(h) a top wall peripherally connected to said side wall and including an elongated recess extending thereacross,
(z') said recess being disposed generally symmetrically about a plane located by the axis of said outlet and the container axis and extending from a front of said stem, said stem 7 intersection to a back intersection with said tubular side Wall,
(j) said recess flaring upwardly on either side of said plane,
(k) said recess being canted With respect to the container and cap axis so that one of said intersections is closer to said container top than the other and so that said front intersection is below said back intersection; and,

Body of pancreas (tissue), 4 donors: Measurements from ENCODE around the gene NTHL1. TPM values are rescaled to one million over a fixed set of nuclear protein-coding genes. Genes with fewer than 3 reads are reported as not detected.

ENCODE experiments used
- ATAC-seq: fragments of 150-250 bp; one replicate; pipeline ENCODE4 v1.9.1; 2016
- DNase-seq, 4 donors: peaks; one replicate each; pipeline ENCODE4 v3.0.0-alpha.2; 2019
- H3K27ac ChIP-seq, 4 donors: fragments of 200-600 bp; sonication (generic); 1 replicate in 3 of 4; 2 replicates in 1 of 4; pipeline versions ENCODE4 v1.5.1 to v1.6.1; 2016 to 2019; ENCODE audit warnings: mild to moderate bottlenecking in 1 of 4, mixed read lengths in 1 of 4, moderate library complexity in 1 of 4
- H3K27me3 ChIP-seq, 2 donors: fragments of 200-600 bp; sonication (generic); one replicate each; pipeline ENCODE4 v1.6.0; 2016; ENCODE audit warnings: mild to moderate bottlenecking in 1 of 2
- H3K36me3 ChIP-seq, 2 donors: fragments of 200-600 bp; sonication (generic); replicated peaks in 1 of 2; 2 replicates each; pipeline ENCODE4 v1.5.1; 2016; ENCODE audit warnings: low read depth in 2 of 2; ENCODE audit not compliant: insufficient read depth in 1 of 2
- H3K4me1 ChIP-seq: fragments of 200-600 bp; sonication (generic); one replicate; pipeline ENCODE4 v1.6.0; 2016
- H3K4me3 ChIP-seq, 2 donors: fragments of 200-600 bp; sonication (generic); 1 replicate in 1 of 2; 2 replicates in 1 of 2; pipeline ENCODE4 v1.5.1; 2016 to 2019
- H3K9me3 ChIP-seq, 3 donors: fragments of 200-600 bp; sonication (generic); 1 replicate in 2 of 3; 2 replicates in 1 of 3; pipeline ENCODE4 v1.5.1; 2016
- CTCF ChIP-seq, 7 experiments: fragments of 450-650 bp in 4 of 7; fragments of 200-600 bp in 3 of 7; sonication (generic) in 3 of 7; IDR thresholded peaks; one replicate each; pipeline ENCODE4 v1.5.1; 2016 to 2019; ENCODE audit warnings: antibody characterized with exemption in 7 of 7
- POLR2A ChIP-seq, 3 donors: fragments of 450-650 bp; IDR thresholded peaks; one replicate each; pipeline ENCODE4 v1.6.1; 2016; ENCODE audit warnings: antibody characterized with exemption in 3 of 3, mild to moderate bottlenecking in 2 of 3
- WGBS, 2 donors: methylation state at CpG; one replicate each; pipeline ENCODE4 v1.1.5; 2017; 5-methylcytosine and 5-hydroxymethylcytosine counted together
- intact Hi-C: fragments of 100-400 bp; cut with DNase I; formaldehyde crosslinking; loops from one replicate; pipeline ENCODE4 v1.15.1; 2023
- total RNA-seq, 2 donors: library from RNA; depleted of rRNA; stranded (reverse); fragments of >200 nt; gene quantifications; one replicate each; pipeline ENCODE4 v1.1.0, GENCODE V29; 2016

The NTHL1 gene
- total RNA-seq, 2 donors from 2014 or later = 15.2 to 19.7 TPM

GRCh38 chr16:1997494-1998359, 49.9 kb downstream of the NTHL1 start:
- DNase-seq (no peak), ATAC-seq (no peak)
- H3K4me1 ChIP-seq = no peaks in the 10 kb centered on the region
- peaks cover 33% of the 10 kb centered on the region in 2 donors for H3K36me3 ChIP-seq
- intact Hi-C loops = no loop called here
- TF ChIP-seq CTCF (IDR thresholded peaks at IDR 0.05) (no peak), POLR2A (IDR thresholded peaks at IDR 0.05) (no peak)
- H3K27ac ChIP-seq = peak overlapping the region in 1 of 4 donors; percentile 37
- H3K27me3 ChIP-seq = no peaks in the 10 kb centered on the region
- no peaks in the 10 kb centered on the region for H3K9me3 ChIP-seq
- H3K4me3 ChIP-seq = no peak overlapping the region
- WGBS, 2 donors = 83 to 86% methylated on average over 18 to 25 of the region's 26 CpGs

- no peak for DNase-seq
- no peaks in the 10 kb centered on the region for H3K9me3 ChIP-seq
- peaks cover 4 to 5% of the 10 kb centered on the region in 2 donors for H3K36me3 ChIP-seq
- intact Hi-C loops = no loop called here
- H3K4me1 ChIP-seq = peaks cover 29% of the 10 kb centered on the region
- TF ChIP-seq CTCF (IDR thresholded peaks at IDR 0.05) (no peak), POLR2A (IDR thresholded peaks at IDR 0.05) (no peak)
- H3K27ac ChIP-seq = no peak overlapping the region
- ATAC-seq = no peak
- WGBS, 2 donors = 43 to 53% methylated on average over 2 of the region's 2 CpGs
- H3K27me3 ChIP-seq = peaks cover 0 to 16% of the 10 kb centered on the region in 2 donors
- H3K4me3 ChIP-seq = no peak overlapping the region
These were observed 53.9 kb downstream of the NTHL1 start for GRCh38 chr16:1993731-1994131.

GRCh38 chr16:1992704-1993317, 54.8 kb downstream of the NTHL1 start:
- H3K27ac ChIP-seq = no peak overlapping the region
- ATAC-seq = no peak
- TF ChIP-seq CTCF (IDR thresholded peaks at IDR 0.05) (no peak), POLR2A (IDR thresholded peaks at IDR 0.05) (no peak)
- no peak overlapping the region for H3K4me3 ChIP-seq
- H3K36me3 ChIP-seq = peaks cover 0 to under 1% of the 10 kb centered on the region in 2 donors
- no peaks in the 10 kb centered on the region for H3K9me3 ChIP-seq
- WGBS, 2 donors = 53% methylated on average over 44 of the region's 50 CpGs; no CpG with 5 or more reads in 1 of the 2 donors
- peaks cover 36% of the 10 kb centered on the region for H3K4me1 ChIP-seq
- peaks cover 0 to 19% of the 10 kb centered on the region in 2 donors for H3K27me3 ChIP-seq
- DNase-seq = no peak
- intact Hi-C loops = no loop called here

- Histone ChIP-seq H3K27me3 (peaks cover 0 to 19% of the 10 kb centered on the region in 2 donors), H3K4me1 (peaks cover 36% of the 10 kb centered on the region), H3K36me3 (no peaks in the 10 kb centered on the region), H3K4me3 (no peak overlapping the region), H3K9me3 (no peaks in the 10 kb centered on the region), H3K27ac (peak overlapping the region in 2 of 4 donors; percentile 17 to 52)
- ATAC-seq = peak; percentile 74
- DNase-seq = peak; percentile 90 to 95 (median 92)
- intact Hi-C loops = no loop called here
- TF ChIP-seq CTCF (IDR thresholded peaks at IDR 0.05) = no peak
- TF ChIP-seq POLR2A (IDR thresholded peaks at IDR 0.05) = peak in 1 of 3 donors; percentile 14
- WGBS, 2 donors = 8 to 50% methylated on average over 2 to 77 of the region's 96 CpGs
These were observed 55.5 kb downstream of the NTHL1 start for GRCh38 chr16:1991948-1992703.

(I) said top Wall of said cap having an aperture through the bottom of said recess,
(m) said cover and said stern extending through said aperture above the surrounding bottom portions of said recess.
References Cited in the file of this patent UNITED STATES PATENTS Greenwood May 2, Tuttle et a1. Dec. 4, Fooshee Nov. 10, Both et a1. Aug. 7, Poarch et a1. Dec. 4, Davis et a1. Oct. 29, Softer et a1 Apr. 22, St. Germain Apr. 14, Anderson et a1. May 19, Sagarin Oct. 31, Hibbs et. a1 Oct. 16,